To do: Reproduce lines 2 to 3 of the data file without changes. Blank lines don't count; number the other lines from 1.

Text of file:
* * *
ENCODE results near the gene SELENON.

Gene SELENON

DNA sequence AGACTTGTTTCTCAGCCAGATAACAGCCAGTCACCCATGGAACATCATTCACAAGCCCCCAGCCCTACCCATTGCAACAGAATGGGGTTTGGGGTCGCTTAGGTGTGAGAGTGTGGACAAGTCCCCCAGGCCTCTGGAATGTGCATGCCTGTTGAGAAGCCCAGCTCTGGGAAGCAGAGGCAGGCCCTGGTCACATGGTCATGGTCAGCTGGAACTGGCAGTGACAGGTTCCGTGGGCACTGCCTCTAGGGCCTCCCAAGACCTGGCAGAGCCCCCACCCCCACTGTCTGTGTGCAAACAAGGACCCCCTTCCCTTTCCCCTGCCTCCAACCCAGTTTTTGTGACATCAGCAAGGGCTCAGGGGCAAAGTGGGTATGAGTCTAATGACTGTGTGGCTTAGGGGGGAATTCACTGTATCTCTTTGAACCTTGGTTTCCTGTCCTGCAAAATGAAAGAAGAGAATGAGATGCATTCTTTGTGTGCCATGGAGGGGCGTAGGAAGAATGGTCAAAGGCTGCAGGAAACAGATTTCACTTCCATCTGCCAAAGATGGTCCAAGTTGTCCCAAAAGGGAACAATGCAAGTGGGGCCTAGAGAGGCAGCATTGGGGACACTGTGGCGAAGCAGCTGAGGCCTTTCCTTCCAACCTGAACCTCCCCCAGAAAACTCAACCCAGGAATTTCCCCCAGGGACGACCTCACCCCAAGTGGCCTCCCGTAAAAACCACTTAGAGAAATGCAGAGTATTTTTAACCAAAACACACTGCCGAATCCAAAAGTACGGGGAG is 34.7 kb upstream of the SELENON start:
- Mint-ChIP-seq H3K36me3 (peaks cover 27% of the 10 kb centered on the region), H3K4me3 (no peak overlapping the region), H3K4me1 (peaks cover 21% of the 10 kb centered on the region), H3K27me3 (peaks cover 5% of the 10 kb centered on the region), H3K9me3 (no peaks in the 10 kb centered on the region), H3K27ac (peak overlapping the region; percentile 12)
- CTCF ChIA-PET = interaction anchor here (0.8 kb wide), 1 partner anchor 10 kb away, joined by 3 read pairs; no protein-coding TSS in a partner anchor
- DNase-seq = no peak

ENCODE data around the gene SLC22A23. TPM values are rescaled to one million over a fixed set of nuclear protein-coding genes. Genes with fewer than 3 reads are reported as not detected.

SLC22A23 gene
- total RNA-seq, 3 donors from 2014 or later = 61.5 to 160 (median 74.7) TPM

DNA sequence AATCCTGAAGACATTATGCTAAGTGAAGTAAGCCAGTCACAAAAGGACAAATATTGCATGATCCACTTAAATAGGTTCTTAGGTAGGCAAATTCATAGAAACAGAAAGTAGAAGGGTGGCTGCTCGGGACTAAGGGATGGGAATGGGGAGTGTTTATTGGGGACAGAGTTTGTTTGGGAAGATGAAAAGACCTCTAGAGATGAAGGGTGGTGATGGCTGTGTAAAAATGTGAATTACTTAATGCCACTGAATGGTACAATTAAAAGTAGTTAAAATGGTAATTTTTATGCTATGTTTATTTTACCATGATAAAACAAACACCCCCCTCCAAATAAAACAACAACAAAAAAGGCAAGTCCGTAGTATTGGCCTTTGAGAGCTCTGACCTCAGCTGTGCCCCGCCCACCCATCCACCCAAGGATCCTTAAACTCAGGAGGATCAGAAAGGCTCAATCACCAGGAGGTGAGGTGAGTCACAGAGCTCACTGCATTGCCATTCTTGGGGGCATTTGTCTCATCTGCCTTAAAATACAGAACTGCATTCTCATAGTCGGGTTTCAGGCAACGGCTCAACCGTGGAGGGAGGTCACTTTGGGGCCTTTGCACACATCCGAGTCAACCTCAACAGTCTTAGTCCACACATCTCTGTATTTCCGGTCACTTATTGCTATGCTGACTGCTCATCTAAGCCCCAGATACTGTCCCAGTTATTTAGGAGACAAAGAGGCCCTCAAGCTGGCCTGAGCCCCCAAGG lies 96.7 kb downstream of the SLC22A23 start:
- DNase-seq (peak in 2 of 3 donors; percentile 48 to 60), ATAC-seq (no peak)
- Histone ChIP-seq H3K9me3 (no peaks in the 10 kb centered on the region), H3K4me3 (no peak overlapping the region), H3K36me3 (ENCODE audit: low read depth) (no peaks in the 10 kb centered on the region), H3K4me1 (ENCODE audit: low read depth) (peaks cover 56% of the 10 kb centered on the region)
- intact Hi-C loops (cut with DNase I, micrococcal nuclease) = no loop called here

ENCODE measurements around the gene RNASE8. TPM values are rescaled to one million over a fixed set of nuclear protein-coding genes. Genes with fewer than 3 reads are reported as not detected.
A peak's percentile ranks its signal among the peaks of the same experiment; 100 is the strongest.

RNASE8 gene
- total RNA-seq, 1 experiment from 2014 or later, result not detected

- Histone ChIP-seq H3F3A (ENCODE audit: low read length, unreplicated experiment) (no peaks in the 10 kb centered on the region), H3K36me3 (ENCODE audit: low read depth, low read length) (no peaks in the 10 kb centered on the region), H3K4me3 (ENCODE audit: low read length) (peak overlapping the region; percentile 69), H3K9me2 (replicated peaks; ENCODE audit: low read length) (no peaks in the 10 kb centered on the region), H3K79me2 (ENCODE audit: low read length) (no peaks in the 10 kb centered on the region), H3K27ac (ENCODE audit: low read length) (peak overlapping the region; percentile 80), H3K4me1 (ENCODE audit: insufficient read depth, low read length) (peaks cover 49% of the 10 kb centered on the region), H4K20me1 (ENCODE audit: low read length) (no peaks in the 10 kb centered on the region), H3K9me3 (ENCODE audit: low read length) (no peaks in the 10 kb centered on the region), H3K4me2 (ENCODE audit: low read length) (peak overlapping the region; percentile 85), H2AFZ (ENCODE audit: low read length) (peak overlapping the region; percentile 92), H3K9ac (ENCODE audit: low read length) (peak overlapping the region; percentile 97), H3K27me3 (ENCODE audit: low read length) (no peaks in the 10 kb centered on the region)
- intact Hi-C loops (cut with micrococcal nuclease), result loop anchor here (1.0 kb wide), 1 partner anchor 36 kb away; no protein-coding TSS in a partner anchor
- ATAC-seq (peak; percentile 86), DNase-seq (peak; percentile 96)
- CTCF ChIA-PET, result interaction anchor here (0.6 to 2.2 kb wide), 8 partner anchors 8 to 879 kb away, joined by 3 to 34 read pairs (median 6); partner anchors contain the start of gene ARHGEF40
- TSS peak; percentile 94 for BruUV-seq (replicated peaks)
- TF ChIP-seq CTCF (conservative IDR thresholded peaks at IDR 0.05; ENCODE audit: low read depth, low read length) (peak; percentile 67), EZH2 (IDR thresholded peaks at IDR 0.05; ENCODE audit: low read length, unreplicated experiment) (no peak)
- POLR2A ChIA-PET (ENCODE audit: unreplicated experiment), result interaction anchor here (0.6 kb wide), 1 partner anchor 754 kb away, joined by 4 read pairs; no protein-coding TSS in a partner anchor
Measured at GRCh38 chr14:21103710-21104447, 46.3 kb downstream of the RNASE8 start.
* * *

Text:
Gene SELENON

DNA sequence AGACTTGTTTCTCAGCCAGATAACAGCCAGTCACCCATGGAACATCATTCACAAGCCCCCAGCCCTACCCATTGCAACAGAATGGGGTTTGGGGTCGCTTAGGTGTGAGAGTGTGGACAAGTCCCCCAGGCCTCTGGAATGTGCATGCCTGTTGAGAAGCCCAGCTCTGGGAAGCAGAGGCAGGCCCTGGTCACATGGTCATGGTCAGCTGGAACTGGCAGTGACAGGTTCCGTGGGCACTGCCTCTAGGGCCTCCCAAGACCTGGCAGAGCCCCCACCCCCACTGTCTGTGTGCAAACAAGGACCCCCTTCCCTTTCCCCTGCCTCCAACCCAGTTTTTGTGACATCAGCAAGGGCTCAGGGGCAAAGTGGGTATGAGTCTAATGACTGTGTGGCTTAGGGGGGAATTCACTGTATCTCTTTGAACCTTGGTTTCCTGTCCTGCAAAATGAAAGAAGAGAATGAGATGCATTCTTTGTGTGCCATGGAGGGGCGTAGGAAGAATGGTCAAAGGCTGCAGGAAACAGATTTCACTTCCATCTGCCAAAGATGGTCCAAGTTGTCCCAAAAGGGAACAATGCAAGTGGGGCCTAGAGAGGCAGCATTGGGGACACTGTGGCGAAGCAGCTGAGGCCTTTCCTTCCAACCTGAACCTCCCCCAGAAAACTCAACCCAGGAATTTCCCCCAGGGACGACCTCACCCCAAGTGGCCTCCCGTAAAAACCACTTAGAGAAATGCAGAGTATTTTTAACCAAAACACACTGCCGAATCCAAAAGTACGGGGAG is 34.7 kb upstream of the SELENON start: